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Death-in-the-Garden

The New York Times reviews Elizabeth Ironside’s novels

The New York Times reviewed three of the five Elizabeth Ironside novels published by Felony & Mayhem Press. This is what they had to say about A Good Death:

“A GOOD DEATH which is set in the French countryside after the collapse of the Vichy government, gives short shrift to all those romantic legends about the French Resistance. In the haunted eyes of Theo de Cazalle, an aide to General de Gaulle, foreign troops were not the only ones who destroyed his country…’Village war is not less significant than world war,’ he comes to realize over the course of this bleak and beautiful novel.”

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…Death in the Garden:

“An extremely stylish piece of writing DEATH IN THE GARDEN is a country-house mystery told in two parts, opening in 1925 on a gracious estate with a lively group of friends gathered for a birthday party that turns grim when the host is poisoned and his wife is arrested for the murder. The leisurely pace of the storytelling is perfectly pitched to that mannerly period between the two world wars when attractive people like George Pollexfen, an influential member of Parliament, and his charming wife, Diana, a “New Woman” with a vivid bohemian sensibility, could spend a weekend entertaining their clever friends from the city.”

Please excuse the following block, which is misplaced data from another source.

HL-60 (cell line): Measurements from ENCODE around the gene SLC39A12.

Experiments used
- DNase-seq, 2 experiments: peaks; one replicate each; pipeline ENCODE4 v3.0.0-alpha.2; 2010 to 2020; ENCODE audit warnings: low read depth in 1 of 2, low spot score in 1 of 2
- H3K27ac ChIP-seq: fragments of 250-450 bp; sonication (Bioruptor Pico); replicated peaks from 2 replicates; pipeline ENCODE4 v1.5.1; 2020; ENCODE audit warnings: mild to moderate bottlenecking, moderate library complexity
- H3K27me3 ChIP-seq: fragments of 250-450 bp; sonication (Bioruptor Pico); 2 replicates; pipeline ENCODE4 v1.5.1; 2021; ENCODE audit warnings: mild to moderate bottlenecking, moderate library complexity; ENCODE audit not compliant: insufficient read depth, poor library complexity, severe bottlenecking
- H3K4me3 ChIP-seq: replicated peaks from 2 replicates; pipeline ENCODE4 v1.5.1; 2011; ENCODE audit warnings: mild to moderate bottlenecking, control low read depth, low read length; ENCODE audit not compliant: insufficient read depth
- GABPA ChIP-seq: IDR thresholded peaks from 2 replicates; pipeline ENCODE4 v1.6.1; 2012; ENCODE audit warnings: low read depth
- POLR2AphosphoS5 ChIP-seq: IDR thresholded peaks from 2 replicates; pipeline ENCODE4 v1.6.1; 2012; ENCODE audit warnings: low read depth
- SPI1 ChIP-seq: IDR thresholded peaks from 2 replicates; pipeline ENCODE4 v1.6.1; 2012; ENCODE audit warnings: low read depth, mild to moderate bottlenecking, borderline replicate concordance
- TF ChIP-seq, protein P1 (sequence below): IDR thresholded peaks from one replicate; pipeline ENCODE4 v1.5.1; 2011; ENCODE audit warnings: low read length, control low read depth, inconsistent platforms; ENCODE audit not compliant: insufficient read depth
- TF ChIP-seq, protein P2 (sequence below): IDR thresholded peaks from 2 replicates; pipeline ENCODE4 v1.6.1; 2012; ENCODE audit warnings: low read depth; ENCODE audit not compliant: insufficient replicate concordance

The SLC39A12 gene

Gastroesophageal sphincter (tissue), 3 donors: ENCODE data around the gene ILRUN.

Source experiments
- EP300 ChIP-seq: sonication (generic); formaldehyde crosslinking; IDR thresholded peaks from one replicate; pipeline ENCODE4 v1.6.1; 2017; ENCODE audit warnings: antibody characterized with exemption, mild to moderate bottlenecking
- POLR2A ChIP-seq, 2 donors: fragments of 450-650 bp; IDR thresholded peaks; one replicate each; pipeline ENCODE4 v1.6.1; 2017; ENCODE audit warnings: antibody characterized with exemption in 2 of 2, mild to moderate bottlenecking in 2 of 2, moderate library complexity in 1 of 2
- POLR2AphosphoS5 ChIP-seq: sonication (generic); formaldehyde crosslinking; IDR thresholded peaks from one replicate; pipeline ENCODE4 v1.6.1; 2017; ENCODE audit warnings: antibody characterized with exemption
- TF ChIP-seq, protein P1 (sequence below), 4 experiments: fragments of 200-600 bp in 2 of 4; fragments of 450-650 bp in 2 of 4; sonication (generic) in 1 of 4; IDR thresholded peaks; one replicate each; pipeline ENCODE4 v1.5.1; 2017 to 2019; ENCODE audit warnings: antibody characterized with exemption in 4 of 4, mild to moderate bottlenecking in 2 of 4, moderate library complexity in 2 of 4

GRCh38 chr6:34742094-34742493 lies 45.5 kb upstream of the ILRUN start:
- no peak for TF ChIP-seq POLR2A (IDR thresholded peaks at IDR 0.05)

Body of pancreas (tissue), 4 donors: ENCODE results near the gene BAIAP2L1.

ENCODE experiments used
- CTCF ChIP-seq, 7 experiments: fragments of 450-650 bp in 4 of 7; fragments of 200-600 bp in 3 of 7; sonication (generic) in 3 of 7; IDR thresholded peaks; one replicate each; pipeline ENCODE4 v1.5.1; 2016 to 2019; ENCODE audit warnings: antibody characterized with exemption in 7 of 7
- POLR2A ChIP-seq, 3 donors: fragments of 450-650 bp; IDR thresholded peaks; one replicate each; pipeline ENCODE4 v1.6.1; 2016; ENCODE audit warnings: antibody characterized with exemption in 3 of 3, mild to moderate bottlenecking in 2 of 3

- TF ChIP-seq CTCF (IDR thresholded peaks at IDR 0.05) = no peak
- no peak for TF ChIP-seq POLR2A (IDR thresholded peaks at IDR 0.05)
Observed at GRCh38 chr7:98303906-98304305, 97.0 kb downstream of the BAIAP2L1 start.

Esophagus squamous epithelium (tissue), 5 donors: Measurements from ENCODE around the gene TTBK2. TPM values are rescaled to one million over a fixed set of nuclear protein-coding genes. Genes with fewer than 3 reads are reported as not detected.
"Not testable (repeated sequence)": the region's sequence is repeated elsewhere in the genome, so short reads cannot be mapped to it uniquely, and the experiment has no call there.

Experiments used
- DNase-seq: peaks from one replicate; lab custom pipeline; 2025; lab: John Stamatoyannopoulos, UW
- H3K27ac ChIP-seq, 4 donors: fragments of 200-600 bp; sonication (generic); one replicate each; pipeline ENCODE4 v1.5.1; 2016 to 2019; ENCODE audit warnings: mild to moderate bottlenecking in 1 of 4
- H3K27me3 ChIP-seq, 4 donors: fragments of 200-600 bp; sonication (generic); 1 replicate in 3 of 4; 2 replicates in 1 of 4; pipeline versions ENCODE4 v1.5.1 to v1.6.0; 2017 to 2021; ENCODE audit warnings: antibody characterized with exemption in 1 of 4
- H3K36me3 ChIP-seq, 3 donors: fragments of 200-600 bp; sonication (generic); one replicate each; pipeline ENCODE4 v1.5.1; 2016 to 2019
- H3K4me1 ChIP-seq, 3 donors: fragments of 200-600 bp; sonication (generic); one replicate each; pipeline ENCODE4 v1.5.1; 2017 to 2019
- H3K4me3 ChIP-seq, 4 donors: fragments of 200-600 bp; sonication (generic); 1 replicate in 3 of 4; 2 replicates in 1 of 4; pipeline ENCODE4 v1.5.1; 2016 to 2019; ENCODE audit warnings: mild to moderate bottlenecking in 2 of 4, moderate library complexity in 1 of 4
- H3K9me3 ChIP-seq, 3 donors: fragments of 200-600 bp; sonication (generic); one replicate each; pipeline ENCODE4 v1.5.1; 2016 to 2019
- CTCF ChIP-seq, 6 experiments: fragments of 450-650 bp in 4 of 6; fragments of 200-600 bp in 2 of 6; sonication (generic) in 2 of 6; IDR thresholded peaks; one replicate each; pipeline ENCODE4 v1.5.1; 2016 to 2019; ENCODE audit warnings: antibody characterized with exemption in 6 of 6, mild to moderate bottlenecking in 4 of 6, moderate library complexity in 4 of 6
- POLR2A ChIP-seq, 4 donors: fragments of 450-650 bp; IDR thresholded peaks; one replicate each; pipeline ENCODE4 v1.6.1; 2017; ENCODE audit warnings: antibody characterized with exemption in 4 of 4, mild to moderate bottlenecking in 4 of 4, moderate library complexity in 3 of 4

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…And The Accomplice:

Like “Death in the Garden,” the novel that introduced American readers to Elizabeth Ironside’s delicate but lethal storytelling style, THE ACCOMPLICE assembles its cast at a social gathering at an elegant English country house. The setting is gracious, the guests have lovely manners and the talk is civilized – until workmen digging up the rose garden at Ashe House uncover the skeleton of a child…Ironside exercises such subtle restraint on the story – told from multiple perspectives in alternating chapters covering a half-century of events – that its complexity can’t be fully appreciated until the very end.”

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